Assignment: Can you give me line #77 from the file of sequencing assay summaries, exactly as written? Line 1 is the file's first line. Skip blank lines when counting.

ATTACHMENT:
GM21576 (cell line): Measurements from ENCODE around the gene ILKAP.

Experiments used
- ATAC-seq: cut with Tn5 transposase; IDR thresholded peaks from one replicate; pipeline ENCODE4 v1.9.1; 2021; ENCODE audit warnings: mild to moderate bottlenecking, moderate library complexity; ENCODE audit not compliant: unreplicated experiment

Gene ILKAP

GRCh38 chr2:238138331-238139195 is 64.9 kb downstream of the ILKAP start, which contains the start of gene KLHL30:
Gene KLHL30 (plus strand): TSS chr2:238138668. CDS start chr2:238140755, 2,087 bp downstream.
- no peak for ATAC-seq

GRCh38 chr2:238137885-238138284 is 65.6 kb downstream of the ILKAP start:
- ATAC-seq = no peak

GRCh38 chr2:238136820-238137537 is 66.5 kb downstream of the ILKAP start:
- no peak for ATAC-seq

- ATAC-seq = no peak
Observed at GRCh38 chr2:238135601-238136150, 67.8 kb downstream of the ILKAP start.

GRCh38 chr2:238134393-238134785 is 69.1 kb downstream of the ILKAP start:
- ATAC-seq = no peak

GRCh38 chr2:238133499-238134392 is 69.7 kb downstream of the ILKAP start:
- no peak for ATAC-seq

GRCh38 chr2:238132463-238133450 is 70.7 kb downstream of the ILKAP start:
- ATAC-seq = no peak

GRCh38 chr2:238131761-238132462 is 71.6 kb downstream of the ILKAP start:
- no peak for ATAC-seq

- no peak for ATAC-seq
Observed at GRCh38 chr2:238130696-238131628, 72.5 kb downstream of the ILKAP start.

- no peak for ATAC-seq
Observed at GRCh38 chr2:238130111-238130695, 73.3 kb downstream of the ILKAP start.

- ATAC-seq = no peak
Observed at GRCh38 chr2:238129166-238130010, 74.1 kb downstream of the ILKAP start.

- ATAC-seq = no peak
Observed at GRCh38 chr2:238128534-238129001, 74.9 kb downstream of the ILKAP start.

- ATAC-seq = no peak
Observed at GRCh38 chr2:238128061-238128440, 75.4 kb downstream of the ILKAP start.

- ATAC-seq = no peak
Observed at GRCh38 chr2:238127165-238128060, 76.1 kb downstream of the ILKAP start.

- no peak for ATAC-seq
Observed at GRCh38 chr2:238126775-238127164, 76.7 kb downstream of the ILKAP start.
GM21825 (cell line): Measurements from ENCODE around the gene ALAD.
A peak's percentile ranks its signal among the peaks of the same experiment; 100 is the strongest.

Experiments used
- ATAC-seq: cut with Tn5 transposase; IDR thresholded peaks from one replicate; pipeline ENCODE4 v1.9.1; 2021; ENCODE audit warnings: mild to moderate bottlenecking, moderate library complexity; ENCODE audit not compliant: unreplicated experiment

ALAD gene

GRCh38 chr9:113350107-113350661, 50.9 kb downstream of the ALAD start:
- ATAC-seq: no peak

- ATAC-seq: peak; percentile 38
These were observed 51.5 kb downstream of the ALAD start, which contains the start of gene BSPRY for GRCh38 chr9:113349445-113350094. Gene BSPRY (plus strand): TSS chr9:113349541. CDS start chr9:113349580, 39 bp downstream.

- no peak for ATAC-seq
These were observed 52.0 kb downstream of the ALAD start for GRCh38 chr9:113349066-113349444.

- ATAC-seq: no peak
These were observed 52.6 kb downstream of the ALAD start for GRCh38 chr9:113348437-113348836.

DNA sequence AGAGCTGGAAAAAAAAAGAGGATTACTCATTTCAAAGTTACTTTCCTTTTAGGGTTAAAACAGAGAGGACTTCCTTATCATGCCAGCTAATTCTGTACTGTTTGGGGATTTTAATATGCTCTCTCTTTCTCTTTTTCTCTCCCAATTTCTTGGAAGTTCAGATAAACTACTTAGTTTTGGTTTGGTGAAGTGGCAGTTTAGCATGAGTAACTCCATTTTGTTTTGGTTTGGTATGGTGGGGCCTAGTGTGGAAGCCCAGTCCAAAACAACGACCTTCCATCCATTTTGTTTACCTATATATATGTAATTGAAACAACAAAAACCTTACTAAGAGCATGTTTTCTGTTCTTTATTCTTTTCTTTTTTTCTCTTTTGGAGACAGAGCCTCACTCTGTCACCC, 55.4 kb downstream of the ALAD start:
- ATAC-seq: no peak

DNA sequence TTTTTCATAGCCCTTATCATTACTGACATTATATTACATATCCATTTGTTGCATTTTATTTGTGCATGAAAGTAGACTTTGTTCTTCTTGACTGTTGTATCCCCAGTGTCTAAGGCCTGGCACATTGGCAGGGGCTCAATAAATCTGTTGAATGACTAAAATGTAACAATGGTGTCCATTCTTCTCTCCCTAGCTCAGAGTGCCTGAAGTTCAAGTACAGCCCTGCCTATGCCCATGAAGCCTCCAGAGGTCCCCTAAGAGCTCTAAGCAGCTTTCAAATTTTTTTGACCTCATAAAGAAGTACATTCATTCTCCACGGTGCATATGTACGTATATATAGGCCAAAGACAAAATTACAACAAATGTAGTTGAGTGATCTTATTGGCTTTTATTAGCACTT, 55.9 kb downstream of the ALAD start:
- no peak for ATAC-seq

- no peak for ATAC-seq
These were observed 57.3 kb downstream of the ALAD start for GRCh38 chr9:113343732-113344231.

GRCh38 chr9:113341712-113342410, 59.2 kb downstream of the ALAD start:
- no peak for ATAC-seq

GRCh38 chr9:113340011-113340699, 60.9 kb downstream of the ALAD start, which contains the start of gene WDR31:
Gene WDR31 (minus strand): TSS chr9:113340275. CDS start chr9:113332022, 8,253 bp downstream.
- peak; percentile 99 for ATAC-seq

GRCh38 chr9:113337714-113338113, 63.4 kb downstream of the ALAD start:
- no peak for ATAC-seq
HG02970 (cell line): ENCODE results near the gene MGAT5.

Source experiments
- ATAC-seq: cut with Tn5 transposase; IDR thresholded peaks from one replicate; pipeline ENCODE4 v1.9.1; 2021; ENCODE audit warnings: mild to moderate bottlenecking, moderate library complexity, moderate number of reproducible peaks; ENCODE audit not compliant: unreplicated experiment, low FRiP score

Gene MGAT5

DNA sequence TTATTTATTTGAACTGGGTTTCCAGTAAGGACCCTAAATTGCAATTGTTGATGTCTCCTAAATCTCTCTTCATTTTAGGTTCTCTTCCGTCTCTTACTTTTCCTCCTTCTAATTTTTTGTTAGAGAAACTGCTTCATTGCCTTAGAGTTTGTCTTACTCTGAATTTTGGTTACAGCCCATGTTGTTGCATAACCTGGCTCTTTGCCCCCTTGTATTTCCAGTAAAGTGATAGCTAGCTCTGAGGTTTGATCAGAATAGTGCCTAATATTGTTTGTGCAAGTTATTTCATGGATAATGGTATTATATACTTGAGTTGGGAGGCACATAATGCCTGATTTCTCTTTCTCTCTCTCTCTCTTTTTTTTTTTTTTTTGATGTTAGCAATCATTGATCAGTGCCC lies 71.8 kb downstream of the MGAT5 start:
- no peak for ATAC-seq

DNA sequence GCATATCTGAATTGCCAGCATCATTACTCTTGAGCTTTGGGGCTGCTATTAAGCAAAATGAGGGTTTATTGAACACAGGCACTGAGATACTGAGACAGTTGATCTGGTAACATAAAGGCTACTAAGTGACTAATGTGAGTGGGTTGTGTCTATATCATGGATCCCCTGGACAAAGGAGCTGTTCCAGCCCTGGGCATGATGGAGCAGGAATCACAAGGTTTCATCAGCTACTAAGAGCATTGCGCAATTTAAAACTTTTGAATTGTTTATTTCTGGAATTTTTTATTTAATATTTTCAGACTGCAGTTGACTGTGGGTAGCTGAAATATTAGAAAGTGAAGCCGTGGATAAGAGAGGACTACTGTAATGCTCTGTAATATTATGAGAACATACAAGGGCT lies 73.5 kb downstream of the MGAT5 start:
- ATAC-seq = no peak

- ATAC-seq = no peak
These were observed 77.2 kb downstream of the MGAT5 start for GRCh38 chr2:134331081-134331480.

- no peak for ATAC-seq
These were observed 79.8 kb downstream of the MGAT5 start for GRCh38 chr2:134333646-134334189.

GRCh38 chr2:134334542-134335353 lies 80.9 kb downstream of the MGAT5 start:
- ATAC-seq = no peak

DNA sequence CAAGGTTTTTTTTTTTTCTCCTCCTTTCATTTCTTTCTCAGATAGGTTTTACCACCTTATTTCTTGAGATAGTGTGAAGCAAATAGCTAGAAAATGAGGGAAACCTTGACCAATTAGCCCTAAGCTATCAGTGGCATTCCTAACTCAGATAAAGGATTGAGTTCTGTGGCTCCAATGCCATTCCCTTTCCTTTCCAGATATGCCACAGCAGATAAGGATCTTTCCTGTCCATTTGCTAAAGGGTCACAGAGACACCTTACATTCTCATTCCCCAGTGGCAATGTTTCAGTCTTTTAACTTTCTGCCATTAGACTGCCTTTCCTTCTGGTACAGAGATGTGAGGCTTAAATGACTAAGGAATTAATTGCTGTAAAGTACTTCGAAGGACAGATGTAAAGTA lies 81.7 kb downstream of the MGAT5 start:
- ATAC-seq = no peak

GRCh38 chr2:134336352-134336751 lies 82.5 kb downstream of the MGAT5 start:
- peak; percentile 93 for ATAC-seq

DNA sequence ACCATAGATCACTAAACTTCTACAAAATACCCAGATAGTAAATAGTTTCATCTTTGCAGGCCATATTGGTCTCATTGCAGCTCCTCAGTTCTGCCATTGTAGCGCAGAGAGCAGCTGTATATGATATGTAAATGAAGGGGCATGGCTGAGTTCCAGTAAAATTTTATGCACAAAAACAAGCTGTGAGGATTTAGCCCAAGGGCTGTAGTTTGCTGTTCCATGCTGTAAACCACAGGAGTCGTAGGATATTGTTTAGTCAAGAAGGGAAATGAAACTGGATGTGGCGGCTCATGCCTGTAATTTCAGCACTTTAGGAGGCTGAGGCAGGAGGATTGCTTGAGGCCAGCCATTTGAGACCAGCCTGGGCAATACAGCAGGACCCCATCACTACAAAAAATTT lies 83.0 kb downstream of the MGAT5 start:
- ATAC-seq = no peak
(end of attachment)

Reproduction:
- ATAC-seq = no peak